Gene ontology and KEGG pathway analysis

We screened a total of 284 intersection genes that were differentially expressed in the DNA methylation and gene expression data set, and analyzed the relationship between gene expression and DNA methylation changes by calculating the correlation coefficient (Fig. 2a). Critical gene expression levels and the DNA methylome are shown in Fig. 2b. We reserved 130 genes for further analysis whose expression and methylation levels differed in opposite levels. Among these, there were 35 genes with hypermethylation and decreased expression and 95 genes with hypomethylation and increased expression. GO and KEGG pathway enrichment analyses showed that the critical genes were primarily related to 24 GO terms and 10 pathways (Table 1). The GO identified genes were involved in cellular functions including cellular defense response and oxidation reduction. The gene pathways were involved in multiple areas including natural killer cell mediated cytotoxicity, valine, leucine and isoleucine degradation, and steroid hormone biosynthesis.

Fig. 2
figure2

Comparison of DMGs and DEGs in a set of venn diagrams (a). Distribution map for differentially expressed genes with DNA methylation changes (b). The horizontal axis represents the degree of significant methylation difference, and the vertical axis represents the degree of gene expression difference. Red dots represent genes with opposite degrees of expression and methylation levels. DEGs, differentially expressed genes; DMGs, differentially methylated genes

Table 1 GO BPs and KEGG pathways significantly related to 130 differential genes

Protein–protein interaction network analysis

In the protein–protein interaction network, a total of 119 nodes were identified. This included 33 hypermethylated, downregulated genes and 86 hypomethylated, upregulated genes with 426 pairs of co-expression interactions (Fig. 3).

Fig. 3
figure3

The protein–protein interaction network of genes with opposite directions of expression and methylation levels. The blue triangle represents hypermethylated downregulated genes, the red triangle represents hypomethylated upregulated genes

As shown in Table 2, these genes were significantly associated with 16 GO terms and 10 KEGG pathways. GO functional analysis found that these nodes were primarily involved in functions such as cellular defense response and oxidation reduction. KEGG pathways were primarily involved in natural killer cell mediated cytotoxicity, steroid hormone biosynthesis, and neuroactive ligand-receptor interaction.

Table 2 GO BPs and KEGG signal pathways enrichment analysis in interaction network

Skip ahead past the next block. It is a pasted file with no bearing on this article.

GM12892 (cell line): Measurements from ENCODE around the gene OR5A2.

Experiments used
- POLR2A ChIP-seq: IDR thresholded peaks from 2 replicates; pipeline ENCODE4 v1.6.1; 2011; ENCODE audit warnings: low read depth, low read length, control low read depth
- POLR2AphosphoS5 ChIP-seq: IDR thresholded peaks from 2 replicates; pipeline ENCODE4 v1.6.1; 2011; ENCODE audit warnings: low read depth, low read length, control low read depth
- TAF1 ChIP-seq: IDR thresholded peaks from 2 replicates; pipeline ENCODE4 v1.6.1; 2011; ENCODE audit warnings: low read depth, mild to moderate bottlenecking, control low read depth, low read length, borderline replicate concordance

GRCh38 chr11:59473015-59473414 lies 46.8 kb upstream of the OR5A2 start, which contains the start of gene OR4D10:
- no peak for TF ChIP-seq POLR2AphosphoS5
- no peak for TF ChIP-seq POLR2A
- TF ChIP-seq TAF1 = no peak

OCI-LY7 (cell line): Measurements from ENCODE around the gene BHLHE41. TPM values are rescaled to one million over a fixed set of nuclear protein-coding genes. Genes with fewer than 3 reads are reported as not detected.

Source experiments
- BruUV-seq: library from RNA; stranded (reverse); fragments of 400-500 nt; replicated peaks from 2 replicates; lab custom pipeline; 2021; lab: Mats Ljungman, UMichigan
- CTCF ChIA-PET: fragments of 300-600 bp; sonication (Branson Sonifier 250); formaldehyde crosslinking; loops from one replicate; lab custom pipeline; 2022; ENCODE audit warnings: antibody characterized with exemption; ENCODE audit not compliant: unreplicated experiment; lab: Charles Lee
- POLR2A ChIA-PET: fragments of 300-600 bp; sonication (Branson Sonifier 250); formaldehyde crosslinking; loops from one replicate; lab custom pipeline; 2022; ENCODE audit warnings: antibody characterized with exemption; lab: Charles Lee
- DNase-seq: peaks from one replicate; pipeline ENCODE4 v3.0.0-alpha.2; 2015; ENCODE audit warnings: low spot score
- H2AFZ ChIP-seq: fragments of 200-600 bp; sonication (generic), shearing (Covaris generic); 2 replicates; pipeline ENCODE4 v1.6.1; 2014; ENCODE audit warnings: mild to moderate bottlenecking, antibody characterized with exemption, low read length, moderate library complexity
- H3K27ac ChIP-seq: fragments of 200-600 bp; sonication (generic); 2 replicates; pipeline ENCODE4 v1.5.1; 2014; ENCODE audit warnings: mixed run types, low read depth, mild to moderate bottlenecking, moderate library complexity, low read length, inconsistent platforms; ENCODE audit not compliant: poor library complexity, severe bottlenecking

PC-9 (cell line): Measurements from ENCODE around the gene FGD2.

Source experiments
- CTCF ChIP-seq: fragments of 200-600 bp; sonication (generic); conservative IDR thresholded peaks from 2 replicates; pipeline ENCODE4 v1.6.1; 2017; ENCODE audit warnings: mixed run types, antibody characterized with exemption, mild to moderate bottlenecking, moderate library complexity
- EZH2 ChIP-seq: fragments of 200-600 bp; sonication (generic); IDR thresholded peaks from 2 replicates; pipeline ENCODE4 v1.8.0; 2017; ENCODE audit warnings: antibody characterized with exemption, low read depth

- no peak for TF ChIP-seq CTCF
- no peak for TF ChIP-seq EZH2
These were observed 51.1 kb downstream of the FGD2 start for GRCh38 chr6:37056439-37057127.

Analysis of miRNA–target gene network

A total of 73 miRNAs that were directly associated with asthma were screened. We screened the target genes of these 73 miRNAs, and then compared the target genes with 130 genes whose expression and methylation level differed significantly. A total of 635 pairs were screened, and the constructed miRNA-mRNA regulatory network contains 133 nodes and 635 connected edges (Fig. 4).

Fig. 4
figure4

MiRNA regulatory network. The blue triangle represents hypermethylated downregulated genes, the red triangle represents hypomethylated upregulated genes, and the yellow circle indicates miRNAs directly related to asthma

As noted in Table 3, nine KEGG signaling pathways in the regulatory network were screened. These included valine, leucine, and isoleucine degradation (P = 2.40e− 3), which is annotated to HADH, PCCA, and ACAA1; pyrimidine metabolism (P = 9.54e− 3), which is annotated to ENTPD5, POLR3A, and ENTPD1; adhesion molecules (P = 1.64e− 2), which is annotated to NCAM1, CDH1, and SPN; neuroactive ligand-receptor interaction (P = 1.65e− 2), which is annotated to in S1PR2, S1PR3, S1PR1, and S1PR5; primary immunodeficiency (P = 1.76e− 2), which is annotated to IL2RG, and RFXANK; fatty acid metabolism (P = 1.99e− 2), which is annotated to HADH and ACAA1; purine metabolism (P = 2.05e− 2), which is annotated to ENTPD5, POLR3A, and ENTPD1; cytosolic DNA-sensing pathway (P = 2.63e− 2), which is annotated to POLR3A and CCL4, and cytokine − cytokine receptor interaction (P = 4.27e− 2), which is annotated to CCL2, IL2RG, and CCL4.

Table 3 The KEGG pathways significantly related to target genes in miRNA regulatory network

Construction of a pathway network directly related to asthma

We screened 119 KEGG pathways and 116 genes that were directly associated with asthma by searching the CTD database. After comparison with the genes in the constructed regulatory network and the pathways in which genes participate significantly, an overlapping KEGG signaling pathway, hsa04060: cytokine-cytokine receptor interaction, was obtained in which the C−C motif chemokine ligand 2 (CCL2) gene directly related to asthma is involved. This gene is targeted by eight asthma related miRNAs (hsa-miR-206, hsa-miR-19a, hsa-miR-9, hsa-miR-22, hsa-miR-33b, hsa-miR-122, hsa-miR-1, and hsa-miR-23b). As noted in Fig. 5, two additional genes, IL2RG and CCl4, are involved in this pathway.

Fig. 5
figure5

Genes directly related to asthma and KEGG pathways. The blue triangle represents hypermethylated downregulated genes, the red triangle represents hypomethylated up-regulated genes, the yellow circle represents miRNAs directly related to asthma, and the yellow square represents KEGG signal pathways directly related to asthma. KEGG, Kyoto Encyclopedia of Genes and Genomes